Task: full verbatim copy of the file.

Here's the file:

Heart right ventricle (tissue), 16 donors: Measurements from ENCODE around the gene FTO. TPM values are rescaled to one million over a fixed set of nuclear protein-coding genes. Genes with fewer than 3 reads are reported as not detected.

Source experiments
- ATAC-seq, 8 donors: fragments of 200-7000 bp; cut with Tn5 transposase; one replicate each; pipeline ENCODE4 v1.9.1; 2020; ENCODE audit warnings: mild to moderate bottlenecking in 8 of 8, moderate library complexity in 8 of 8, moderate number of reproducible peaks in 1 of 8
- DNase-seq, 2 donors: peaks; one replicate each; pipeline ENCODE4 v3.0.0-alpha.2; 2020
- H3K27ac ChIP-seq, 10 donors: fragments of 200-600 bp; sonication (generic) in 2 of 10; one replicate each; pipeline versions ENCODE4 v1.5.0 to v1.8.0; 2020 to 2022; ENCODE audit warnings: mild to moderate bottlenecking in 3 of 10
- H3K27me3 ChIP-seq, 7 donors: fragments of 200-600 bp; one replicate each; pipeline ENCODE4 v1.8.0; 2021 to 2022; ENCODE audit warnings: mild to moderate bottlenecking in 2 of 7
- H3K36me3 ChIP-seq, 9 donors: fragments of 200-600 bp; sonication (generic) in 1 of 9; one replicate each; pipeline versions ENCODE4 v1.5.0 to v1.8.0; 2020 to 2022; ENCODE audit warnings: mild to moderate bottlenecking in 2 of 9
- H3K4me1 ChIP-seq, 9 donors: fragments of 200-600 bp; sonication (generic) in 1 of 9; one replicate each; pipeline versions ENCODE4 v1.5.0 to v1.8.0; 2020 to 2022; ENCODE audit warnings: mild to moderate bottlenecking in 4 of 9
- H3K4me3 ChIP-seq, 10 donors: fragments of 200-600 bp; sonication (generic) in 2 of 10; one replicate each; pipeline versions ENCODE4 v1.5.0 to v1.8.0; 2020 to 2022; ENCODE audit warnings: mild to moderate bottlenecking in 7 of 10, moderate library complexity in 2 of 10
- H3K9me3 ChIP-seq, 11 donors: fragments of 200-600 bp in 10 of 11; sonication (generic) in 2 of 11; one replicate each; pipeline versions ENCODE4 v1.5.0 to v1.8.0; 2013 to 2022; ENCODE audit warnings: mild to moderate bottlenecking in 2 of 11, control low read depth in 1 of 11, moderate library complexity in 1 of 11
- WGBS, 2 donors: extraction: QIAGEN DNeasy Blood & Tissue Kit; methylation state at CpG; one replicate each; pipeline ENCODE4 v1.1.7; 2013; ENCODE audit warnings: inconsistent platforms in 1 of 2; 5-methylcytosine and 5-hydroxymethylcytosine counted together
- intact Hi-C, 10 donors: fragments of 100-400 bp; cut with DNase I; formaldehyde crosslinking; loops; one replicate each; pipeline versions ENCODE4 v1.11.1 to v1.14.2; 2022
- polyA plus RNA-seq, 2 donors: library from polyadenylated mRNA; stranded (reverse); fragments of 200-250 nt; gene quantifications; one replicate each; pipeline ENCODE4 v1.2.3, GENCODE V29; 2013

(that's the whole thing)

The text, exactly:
Heart right ventricle (tissue), 16 donors: Measurements from ENCODE around the gene FTO. TPM values are rescaled to one million over a fixed set of nuclear protein-coding genes. Genes with fewer than 3 reads are reported as not detected.

Source experiments
- ATAC-seq, 8 donors: fragments of 200-7000 bp; cut with Tn5 transposase; one replicate each; pipeline ENCODE4 v1.9.1; 2020; ENCODE audit warnings: mild to moderate bottlenecking in 8 of 8, moderate library complexity in 8 of 8, moderate number of reproducible peaks in 1 of 8
- DNase-seq, 2 donors: peaks; one replicate each; pipeline ENCODE4 v3.0.0-alpha.2; 2020
- H3K27ac ChIP-seq, 10 donors: fragments of 200-600 bp; sonication (generic) in 2 of 10; one replicate each; pipeline versions ENCODE4 v1.5.0 to v1.8.0; 2020 to 2022; ENCODE audit warnings: mild to moderate bottlenecking in 3 of 10
- H3K27me3 ChIP-seq, 7 donors: fragments of 200-600 bp; one replicate each; pipeline ENCODE4 v1.8.0; 2021 to 2022; ENCODE audit warnings: mild to moderate bottlenecking in 2 of 7
- H3K36me3 ChIP-seq, 9 donors: fragments of 200-600 bp; sonication (generic) in 1 of 9; one replicate each; pipeline versions ENCODE4 v1.5.0 to v1.8.0; 2020 to 2022; ENCODE audit warnings: mild to moderate bottlenecking in 2 of 9
- H3K4me1 ChIP-seq, 9 donors: fragments of 200-600 bp; sonication (generic) in 1 of 9; one replicate each; pipeline versions ENCODE4 v1.5.0 to v1.8.0; 2020 to 2022; ENCODE audit warnings: mild to moderate bottlenecking in 4 of 9
- H3K4me3 ChIP-seq, 10 donors: fragments of 200-600 bp; sonication (generic) in 2 of 10; one replicate each; pipeline versions ENCODE4 v1.5.0 to v1.8.0; 2020 to 2022; ENCODE audit warnings: mild to moderate bottlenecking in 7 of 10, moderate library complexity in 2 of 10
- H3K9me3 ChIP-seq, 11 donors: fragments of 200-600 bp in 10 of 11; sonication (generic) in 2 of 11; one replicate each; pipeline versions ENCODE4 v1.5.0 to v1.8.0; 2013 to 2022; ENCODE audit warnings: mild to moderate bottlenecking in 2 of 11, control low read depth in 1 of 11, moderate library complexity in 1 of 11
- WGBS, 2 donors: extraction: QIAGEN DNeasy Blood & Tissue Kit; methylation state at CpG; one replicate each; pipeline ENCODE4 v1.1.7; 2013; ENCODE audit warnings: inconsistent platforms in 1 of 2; 5-methylcytosine and 5-hydroxymethylcytosine counted together
- intact Hi-C, 10 donors: fragments of 100-400 bp; cut with DNase I; formaldehyde crosslinking; loops; one replicate each; pipeline versions ENCODE4 v1.11.1 to v1.14.2; 2022
- polyA plus RNA-seq, 2 donors: library from polyadenylated mRNA; stranded (reverse); fragments of 200-250 nt; gene quantifications; one replicate each; pipeline ENCODE4 v1.2.3, GENCODE V29; 2013